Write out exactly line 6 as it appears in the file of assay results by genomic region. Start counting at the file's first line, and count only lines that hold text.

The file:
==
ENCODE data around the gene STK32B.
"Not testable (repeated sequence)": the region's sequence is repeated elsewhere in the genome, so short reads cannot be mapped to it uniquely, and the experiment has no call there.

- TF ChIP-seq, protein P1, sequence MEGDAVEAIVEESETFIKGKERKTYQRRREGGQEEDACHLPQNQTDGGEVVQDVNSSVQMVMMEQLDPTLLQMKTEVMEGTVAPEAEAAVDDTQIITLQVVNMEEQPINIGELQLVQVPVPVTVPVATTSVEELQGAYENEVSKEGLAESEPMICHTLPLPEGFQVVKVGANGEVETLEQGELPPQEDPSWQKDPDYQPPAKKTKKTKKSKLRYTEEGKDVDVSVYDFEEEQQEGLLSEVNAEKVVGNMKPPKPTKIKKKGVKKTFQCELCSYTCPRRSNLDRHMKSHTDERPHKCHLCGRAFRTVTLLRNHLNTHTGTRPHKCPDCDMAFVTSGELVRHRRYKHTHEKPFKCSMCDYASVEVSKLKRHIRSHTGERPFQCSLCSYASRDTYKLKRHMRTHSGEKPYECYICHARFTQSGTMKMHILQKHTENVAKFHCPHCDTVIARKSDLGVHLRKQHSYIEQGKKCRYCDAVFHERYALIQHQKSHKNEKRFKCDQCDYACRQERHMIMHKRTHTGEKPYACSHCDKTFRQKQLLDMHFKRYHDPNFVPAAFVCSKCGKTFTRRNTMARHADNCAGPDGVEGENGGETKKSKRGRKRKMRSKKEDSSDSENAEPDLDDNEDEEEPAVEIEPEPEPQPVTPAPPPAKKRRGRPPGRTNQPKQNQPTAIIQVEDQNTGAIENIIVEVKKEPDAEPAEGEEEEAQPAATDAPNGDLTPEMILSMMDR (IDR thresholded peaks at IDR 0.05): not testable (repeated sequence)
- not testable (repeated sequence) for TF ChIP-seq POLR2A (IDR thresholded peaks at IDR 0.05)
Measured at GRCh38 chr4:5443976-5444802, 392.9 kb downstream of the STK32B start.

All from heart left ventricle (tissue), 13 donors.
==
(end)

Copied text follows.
All from heart left ventricle (tissue), 13 donors.